Hematite can lock the door on uranium contamination

X-ray spectroscopy techniques at Diamond have given scientists a new insight into the behaviour of uranium during deep disposal of radioactive waste.

The common iron oxide hematite is ubiquitous in waste management scenarios, and is likely to hold a particular importance here due to its long-term stability. With the prospect of exposure to heat-yielding radioactive waste and geothermal fluctuations, hematite could be important in uranium immobilisation as it can be locked up within the mineral structure.

The team of researchers from the University of Manchester and Diamond Light Source used spectroscopy techniques on Diamond’s B18 beamline to explore these processes. Combining X-ray Absorption Spectroscopy alongside chemical extraction and transmission electron microscopy techniques at the labs in Manchester, they have been able to gather the first evidence for how absorbed U(VI) – uranium in its more mobile oxidation state – becomes incorporated into hematite. The Extended X-ray Absorption Fine Structure (EXAFS) technique also allowed the exact mechanism of uranium incorporation to be determined, showing that it directly substitutes for iron, with little distortion of the surrounding crystalline structure.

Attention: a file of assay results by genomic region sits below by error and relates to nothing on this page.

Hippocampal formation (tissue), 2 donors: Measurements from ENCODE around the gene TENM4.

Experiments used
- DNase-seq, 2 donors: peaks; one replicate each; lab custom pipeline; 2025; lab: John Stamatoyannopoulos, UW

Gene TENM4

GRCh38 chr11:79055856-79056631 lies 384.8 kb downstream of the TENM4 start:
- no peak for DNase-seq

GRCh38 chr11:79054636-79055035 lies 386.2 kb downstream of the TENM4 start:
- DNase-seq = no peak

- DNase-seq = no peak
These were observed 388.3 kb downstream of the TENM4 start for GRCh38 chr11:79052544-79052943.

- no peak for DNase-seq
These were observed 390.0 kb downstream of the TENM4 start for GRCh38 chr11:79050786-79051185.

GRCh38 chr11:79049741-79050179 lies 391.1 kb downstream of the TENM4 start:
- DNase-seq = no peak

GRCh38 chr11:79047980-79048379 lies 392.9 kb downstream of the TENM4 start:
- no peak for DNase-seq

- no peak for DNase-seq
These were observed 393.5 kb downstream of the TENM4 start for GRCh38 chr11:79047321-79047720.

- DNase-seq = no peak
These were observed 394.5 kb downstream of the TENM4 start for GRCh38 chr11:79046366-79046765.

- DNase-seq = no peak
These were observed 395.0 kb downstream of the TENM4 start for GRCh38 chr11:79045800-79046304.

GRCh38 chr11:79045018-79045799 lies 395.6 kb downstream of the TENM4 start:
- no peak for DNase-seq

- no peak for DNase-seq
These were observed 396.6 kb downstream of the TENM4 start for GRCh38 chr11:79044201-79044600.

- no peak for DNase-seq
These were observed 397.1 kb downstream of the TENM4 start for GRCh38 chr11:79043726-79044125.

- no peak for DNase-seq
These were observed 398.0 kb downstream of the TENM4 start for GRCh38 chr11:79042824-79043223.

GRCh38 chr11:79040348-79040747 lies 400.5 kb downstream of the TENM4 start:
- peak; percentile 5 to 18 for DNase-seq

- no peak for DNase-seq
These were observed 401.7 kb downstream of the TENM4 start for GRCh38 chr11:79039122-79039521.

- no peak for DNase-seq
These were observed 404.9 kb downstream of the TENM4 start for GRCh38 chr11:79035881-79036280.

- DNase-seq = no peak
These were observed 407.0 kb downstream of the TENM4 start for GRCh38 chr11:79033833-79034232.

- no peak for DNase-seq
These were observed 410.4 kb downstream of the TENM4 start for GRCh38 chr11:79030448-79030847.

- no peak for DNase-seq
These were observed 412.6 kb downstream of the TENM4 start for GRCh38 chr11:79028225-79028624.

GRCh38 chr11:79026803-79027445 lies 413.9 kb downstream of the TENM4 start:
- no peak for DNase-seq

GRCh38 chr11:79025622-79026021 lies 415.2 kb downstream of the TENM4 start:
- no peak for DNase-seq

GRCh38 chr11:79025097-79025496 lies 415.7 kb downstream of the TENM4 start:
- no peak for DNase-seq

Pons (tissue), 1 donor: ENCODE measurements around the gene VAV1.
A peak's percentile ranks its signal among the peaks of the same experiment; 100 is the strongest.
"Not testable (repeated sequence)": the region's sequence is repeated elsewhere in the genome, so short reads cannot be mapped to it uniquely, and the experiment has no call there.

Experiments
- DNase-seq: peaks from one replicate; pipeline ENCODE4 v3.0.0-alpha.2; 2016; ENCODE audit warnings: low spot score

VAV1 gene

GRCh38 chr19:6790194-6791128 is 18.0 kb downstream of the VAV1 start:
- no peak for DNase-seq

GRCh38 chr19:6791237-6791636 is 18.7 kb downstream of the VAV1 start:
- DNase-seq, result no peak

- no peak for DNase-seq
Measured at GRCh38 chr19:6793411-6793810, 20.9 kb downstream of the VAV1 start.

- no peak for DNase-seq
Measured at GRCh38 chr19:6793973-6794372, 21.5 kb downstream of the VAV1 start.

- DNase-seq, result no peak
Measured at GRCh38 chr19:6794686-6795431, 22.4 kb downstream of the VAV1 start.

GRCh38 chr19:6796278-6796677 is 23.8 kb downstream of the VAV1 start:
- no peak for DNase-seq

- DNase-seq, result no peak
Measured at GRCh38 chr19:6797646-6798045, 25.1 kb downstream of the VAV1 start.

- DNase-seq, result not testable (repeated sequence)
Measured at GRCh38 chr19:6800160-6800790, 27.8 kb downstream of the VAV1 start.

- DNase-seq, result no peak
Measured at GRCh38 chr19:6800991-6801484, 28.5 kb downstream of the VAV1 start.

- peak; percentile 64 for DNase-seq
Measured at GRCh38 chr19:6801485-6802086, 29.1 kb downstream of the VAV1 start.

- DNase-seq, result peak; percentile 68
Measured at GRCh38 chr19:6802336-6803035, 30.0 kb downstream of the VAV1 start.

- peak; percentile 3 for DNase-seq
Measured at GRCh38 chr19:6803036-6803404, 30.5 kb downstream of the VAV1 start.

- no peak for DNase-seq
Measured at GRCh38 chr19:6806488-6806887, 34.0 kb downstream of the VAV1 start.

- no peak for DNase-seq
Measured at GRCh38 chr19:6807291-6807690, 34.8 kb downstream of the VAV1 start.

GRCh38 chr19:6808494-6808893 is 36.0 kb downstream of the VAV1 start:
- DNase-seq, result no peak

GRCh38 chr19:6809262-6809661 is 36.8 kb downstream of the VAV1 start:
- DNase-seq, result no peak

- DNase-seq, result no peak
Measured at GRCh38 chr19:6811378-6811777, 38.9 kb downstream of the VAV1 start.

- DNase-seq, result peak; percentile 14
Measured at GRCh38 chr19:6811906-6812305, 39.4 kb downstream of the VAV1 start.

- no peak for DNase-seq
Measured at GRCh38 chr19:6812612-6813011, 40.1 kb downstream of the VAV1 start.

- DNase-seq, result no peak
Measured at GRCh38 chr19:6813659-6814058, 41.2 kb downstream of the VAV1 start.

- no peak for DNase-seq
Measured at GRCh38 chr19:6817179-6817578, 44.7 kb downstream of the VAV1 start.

The combined results of the study have afforded a full mechanistic understanding of uranium incorporation into hematite, and the nature of uranium bonding within the mineral structure. Together these findings highlight that minerals can be used to lock away radioactive contaminants and thus may contribute to controlling the environmental impact of radioactive waste disposal.

The full news article available on the diamond website here.

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Image: Adsorption of uranium onto the surface of ferrihydrite, an amorphous iron oxyhydroxide, leads to incorporation of uranium into the structure of the iron oxide hematite during crystallisation.

Marshall, T. A., Morris, K., Law, G. T. W., Livens, F. R., Mosslemans, J. F. W., Bots, P., Shaw, S. Incorporation of uranium into hematite during crystallization from ferrihydrite. Environ. Sci. Technol., 201448, 3724–3731. DOI: 10.1021/es500212a

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